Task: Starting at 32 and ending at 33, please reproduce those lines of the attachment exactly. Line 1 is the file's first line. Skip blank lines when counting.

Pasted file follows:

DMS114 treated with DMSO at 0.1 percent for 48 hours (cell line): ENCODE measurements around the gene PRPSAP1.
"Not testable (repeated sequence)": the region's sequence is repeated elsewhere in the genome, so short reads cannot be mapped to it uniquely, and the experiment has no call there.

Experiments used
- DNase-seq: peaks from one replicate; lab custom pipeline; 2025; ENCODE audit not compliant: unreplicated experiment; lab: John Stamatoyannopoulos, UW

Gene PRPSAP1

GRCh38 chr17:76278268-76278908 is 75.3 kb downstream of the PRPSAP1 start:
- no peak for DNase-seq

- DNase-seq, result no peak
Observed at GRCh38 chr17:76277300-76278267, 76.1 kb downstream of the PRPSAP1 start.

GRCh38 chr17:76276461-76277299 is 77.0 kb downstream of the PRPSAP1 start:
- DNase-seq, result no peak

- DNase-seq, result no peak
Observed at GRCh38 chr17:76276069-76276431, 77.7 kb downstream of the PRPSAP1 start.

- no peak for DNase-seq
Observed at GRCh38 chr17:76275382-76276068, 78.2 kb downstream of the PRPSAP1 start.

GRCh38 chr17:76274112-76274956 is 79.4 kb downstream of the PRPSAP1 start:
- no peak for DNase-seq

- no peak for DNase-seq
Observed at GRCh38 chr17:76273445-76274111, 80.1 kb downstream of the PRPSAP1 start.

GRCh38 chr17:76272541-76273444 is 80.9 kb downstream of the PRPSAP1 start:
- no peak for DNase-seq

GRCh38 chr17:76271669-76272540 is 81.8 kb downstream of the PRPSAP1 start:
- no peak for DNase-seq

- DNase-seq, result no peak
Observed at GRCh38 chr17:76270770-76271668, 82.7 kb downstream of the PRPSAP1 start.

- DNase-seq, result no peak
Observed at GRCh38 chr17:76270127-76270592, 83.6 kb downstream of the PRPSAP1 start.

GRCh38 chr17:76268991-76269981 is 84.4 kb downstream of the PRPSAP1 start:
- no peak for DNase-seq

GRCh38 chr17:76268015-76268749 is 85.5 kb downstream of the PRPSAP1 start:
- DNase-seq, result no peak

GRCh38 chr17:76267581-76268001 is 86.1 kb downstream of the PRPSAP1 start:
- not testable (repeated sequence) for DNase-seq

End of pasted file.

GRCh38 chr17:76267581-76268001 is 86.1 kb downstream of the PRPSAP1 start:
- not testable (repeated sequence) for DNase-seq